Scar Tissue Impact on Your Body

By Dr. Jennifer Melancon, PT, DPT

Scars impact your body, brain, and nervous system in a huge way. Did you know that scar tissue can cause chronic pain and movement issues for many people?

Scar tissue causes your nervous system to have extra stress. Your brain is an excellent scorekeeper. It remembers all the times you get injured or experience trauma. It stores trauma in scars, even small ones from years ago. You may not remember how you got a scar as a child, but your brain does. It is important to address the trauma surrounding scars so the body can release the stress it is carrying.

Physically, scar tissue can impact proper lymphatic and electrical flow in your body. It can limit motion in the skin, connective tissue, joints, and organs. This is important because when organs don’t move well, they don’t function as well.

Human movement is driven by the sensory stimulus.  The skin is the largest organ.  Receptors in the skin, muscles, and joints help the brain know where our body is in space. When the skin is damaged, the brain gets different sensory inputs. Because of this, it recruits muscles differently to perform desired movement tasks.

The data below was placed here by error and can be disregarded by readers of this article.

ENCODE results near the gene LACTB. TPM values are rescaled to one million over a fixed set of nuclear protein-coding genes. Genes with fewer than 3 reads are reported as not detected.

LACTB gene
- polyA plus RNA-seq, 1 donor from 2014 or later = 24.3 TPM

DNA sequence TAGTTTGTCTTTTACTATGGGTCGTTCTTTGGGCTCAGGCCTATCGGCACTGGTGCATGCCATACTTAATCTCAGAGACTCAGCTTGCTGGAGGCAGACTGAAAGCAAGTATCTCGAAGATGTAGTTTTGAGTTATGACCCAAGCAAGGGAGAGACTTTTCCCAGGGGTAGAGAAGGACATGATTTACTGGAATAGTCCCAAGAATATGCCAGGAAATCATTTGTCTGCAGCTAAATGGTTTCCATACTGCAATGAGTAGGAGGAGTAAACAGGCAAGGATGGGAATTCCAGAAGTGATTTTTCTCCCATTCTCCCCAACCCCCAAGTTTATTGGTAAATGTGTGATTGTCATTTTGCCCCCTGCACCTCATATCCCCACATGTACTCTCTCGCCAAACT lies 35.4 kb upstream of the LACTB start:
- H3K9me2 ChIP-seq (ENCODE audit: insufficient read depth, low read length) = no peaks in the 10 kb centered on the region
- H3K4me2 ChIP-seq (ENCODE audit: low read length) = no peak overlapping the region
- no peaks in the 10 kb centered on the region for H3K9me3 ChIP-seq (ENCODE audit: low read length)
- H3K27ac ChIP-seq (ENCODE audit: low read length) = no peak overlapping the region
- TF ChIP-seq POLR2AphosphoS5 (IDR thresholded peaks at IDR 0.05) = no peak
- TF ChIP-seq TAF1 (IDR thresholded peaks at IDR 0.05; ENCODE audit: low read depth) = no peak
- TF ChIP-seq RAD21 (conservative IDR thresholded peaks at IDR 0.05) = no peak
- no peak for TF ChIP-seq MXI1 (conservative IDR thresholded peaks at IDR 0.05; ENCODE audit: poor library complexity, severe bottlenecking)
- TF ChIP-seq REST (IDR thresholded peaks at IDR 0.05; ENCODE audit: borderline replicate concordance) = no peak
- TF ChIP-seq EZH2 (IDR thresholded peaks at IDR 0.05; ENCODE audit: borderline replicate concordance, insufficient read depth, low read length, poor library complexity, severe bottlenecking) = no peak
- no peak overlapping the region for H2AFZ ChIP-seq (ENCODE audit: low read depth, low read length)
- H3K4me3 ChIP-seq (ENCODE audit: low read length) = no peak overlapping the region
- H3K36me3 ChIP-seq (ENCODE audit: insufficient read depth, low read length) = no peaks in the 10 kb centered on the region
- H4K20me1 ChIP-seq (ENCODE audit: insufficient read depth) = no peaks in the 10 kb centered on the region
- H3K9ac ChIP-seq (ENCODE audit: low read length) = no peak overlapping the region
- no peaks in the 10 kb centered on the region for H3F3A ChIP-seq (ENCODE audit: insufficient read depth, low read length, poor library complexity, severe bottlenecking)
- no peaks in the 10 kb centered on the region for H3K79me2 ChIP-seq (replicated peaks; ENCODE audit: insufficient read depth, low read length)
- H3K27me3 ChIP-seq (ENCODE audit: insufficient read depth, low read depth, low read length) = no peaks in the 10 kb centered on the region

It is never too late to work on a scar. I have helped many people who had surgeries or skin trauma (tattoos, piercings, burns, etc…) years or decades ago to improve their strength, decrease pain, and heal from trauma. For example, I often see women who have had C-sections or hysterectomies present with chronic low back pain. Their scars tend to have limited movement, and there is often a traumatic event associated with the scars. I teach them The Scar Lady Protocol, and often they have much less pain and improved balance/core strength shortly after starting the Protocol. 

If you have scars and do not have pain, it is good to preventatively address your scar tissue. This can help you decrease the risk of future injuries. For more information, check out the resources at to learn how to help your scars from a physical and emotional level.

Scar Tissue Impact

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